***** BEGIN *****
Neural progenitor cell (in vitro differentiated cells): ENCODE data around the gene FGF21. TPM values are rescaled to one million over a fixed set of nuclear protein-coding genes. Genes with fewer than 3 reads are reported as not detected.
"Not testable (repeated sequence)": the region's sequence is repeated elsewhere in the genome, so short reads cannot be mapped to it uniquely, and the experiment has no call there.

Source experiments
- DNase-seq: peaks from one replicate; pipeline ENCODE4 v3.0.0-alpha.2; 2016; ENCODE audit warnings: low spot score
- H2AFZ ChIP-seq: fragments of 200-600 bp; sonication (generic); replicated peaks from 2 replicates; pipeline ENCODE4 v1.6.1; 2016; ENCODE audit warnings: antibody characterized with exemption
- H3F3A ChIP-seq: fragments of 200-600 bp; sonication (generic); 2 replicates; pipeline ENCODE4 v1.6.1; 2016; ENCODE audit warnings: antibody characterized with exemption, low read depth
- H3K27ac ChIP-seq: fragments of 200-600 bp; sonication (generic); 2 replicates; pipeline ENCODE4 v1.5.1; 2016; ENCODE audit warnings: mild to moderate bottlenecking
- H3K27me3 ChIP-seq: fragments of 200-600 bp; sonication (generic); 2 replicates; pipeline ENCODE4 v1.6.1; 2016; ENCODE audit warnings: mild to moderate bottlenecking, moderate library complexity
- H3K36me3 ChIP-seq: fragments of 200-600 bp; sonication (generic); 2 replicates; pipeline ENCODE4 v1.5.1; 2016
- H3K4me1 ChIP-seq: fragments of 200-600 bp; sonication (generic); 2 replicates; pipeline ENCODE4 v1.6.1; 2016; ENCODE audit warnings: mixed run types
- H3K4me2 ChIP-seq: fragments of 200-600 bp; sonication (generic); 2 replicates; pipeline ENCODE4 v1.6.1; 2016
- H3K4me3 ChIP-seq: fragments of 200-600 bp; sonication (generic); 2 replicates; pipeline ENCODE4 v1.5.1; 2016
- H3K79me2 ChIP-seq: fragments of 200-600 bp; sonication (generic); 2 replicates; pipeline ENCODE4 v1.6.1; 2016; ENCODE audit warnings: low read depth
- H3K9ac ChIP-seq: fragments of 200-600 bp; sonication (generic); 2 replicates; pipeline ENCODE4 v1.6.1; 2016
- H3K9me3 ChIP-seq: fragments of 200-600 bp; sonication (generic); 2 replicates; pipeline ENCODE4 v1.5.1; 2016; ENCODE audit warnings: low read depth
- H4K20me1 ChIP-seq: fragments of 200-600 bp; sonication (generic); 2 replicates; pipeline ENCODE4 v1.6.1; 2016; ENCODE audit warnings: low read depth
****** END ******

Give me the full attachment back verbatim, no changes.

Neural progenitor cell (in vitro differentiated cells): ENCODE data around the gene FGF21. TPM values are rescaled to one million over a fixed set of nuclear protein-coding genes. Genes with fewer than 3 reads are reported as not detected.
"Not testable (repeated sequence)": the region's sequence is repeated elsewhere in the genome, so short reads cannot be mapped to it uniquely, and the experiment has no call there.

Source experiments
- DNase-seq: peaks from one replicate; pipeline ENCODE4 v3.0.0-alpha.2; 2016; ENCODE audit warnings: low spot score
- H2AFZ ChIP-seq: fragments of 200-600 bp; sonication (generic); replicated peaks from 2 replicates; pipeline ENCODE4 v1.6.1; 2016; ENCODE audit warnings: antibody characterized with exemption
- H3F3A ChIP-seq: fragments of 200-600 bp; sonication (generic); 2 replicates; pipeline ENCODE4 v1.6.1; 2016; ENCODE audit warnings: antibody characterized with exemption, low read depth
- H3K27ac ChIP-seq: fragments of 200-600 bp; sonication (generic); 2 replicates; pipeline ENCODE4 v1.5.1; 2016; ENCODE audit warnings: mild to moderate bottlenecking
- H3K27me3 ChIP-seq: fragments of 200-600 bp; sonication (generic); 2 replicates; pipeline ENCODE4 v1.6.1; 2016; ENCODE audit warnings: mild to moderate bottlenecking, moderate library complexity
- H3K36me3 ChIP-seq: fragments of 200-600 bp; sonication (generic); 2 replicates; pipeline ENCODE4 v1.5.1; 2016
- H3K4me1 ChIP-seq: fragments of 200-600 bp; sonication (generic); 2 replicates; pipeline ENCODE4 v1.6.1; 2016; ENCODE audit warnings: mixed run types
- H3K4me2 ChIP-seq: fragments of 200-600 bp; sonication (generic); 2 replicates; pipeline ENCODE4 v1.6.1; 2016
- H3K4me3 ChIP-seq: fragments of 200-600 bp; sonication (generic); 2 replicates; pipeline ENCODE4 v1.5.1; 2016
- H3K79me2 ChIP-seq: fragments of 200-600 bp; sonication (generic); 2 replicates; pipeline ENCODE4 v1.6.1; 2016; ENCODE audit warnings: low read depth
- H3K9ac ChIP-seq: fragments of 200-600 bp; sonication (generic); 2 replicates; pipeline ENCODE4 v1.6.1; 2016
- H3K9me3 ChIP-seq: fragments of 200-600 bp; sonication (generic); 2 replicates; pipeline ENCODE4 v1.5.1; 2016; ENCODE audit warnings: low read depth
- H4K20me1 ChIP-seq: fragments of 200-600 bp; sonication (generic); 2 replicates; pipeline ENCODE4 v1.6.1; 2016; ENCODE audit warnings: low read depth